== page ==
Let’s face it, St. Andrews has a lot of pubs. Some are good, some are bad, and some are so bad one worries about its clients. There is, however, one that stands head and shoulders above the rest: my love, my passion, my homeland, Aikman’s Bar and Bistro.
That was the beginning of the first draft of this piece. In it, I sought to justify my claim with reason. I wrote about my beloved LaChouffe, France’s finest alcohol product, while facetiously scoffing at the inferior drinks other pubs offered. I admired Aikman’s cheap, but fantastic food which serves itself well to the little pub. I boasted about Aikman’s local, non-corporate ownership, a fading phenomenon in Scotland’s pub scene. I fanboyed over its cosy, familiar vibe soaked in St. Andrew’s culture as a Scottish university town. I’d even written a sonnet which my editors thought didn’t quite work in a newspaper format. In another week, I’m sure the piece would be lively, full of jokes and casual slides at other pubs in town. This week wasn’t that week, though, and the piece felt dead. So, I’m going to write about the real reason I gravitate towards Aikman’s.
When I first came to St. Andrews this year, I didn’t know anyone. This was natural because I was (and still am) a study abroad student. Moving away from both my old haunts and habits, I felt stranded for the first few days. Further, my flatmates and I, years apart in age didn’t share (and still don’t share) many similarities. I went about my days, sure, figuring things out steadily. Still, for most of the first week, I was what one would only generously call a shrinking wallflower.
This was until I sheepishly drifted through the Fresher’s Fayre, held––in perhaps the most awkward fashion––around the St. Andrews Track. Along this line of tables, I encountered several organisations, met several people, but only at one did I stay for long. There, I found my first friend in this new country who, after talking with me the next day, invited me along to a night out with their friends. We went to Aikman’s.
The first evening there was perhaps not too different from the rest I would attend. I descended the stairs to the cellar bar, sitting down at sticky tables with soon-to-be friends. Among drinks and introductions, those across from me all assented to the same chorus: “It’s the best pub in town.” Having spent countless evenings there since, I can’t help but agree.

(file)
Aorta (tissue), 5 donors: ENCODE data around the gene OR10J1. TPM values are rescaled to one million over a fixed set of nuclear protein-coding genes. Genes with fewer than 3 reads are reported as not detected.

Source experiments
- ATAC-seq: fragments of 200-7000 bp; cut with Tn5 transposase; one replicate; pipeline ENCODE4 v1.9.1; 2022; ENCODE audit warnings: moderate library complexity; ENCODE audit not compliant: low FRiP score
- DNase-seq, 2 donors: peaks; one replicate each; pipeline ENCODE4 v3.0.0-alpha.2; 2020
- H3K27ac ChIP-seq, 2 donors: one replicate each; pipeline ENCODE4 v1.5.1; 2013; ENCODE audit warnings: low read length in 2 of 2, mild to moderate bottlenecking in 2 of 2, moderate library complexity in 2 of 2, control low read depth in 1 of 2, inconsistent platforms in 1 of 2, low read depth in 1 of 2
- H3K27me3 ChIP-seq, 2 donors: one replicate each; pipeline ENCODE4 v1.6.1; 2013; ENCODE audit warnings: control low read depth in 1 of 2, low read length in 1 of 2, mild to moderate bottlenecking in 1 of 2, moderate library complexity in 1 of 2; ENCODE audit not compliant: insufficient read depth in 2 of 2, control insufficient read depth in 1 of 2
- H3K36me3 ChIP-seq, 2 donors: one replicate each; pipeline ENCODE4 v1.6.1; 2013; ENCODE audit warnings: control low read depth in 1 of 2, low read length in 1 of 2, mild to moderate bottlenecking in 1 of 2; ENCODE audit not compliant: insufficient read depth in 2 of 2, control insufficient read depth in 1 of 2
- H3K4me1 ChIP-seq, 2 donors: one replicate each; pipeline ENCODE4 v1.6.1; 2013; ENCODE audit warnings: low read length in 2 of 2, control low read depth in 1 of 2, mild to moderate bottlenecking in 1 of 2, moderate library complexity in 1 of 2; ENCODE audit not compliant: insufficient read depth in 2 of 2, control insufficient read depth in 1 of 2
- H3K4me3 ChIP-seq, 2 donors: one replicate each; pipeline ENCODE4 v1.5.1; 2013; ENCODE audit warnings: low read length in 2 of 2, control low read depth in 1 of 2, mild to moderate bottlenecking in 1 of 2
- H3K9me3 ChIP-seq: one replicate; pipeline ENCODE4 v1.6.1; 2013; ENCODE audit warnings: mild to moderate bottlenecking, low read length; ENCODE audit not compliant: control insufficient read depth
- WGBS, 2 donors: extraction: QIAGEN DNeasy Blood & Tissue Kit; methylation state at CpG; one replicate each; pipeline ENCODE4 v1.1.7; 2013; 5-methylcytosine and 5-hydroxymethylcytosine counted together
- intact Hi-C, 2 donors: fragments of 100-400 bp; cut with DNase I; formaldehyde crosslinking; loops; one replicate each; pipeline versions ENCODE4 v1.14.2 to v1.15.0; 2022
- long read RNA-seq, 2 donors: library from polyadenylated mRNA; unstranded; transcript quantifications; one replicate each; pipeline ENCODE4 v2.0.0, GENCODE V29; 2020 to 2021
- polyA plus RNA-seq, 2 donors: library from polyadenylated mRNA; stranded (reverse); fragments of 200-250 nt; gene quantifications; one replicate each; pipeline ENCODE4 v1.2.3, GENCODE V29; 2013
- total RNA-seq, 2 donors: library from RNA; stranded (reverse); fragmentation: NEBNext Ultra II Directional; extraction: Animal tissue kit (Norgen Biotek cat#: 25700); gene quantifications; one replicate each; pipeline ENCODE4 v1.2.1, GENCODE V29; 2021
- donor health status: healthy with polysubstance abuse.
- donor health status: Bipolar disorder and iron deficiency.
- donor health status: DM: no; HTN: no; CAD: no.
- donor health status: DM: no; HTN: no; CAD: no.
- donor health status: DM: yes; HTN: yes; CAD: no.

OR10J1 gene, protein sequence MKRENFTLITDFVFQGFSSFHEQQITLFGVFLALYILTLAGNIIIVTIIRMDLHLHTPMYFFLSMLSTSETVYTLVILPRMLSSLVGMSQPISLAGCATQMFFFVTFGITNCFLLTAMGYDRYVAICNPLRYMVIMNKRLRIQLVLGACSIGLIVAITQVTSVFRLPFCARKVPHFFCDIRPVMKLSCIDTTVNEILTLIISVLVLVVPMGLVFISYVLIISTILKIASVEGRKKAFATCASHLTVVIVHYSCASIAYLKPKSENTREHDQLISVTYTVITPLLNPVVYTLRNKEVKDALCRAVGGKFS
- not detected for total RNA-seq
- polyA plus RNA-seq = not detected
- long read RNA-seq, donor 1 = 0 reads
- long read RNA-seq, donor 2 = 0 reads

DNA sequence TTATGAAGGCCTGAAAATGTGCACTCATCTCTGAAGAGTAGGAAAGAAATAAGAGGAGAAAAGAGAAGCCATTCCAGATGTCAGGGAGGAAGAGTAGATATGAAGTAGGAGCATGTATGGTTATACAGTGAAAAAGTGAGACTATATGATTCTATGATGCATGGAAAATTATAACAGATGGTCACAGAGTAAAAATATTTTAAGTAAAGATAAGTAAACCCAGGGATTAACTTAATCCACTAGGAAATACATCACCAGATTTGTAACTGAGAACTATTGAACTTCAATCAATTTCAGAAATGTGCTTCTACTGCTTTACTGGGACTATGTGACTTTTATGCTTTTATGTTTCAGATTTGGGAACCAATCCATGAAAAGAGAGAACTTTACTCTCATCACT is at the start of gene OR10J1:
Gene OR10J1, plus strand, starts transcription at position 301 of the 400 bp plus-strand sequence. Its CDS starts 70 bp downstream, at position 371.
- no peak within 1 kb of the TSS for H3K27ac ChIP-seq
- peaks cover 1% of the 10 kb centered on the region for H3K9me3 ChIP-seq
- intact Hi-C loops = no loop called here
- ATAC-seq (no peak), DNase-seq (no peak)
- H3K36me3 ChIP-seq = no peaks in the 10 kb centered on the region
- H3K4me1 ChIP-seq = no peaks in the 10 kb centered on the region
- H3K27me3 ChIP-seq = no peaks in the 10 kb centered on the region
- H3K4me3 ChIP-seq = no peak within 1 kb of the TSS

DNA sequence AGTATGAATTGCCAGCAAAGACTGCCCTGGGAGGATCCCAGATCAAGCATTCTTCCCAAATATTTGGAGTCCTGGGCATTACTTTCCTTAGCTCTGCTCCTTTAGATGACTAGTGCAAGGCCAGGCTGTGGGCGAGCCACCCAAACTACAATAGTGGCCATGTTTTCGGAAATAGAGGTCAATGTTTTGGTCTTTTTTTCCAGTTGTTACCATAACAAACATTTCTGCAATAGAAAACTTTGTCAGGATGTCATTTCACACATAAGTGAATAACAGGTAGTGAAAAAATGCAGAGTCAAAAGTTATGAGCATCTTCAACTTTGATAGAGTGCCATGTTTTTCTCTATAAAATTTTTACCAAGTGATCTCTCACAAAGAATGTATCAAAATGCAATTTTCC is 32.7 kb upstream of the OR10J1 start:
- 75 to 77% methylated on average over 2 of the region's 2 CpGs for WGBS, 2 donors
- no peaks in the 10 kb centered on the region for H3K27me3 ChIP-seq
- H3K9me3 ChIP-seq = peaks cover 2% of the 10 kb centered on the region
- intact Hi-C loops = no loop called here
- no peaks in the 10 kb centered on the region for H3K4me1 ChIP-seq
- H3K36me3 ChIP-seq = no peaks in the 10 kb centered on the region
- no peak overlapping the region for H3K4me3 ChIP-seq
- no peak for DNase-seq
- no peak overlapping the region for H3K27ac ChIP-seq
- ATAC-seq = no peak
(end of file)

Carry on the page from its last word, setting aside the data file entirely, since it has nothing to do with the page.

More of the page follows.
Aikman’s is, in many ways, unremarkable. Some of its beer is good, some of its beer is bad. Some of its food is good, some of its food is bad. Some of its vibe is good, and the rest of its vibe is good too (I’ll die on this hill). But it is my pub. And it is my friends’ pub. That’s all I can say, really, but that’s all that I need to say. Because at the end of the day, Aikman’s is the place I spend time with people I care about. It’s the place my friends and I pose questionable theoretical scenarios and assert equally questionable ethics in response. It’s the place we buy each other one more drink instead of just letting each other leave. It’s the place we celebrate and the place we lament about our victories and our bad beats respectively. It’s our place, and for that it’s the best pub in St. Andrews.
I will leave this piece how I started it, with an excerpt of my first draft. Despite the new, sentimental attitude of the piece, I still find it a suitable conclusion:
One might wonder what credentials the author of this humble opinion possesses to laud Aikman’s laurels above the rest. Here, I must admit some deficiencies as a reviewer. I cannot say I’ve visited every pub in St. Andrews, nor visited any nearly so much as my beloved Aikman’s. To those naysayers who would then decry my view as unobjective heresy, I simply ask them why I would go to any other pub when I’ve already been to the best one? Why should I torment myself so? Instead, I will proudly bear my bias, resigning myself to a casual fanaticism satiated only by the cold trickle of imported beer passing my lips.
Aikman’s is home. I love it dearly and would be happy to share a pint with anyone in favour, undecided, or disgruntled about my review of its hallowed walls.
Illustration: Bethany Morton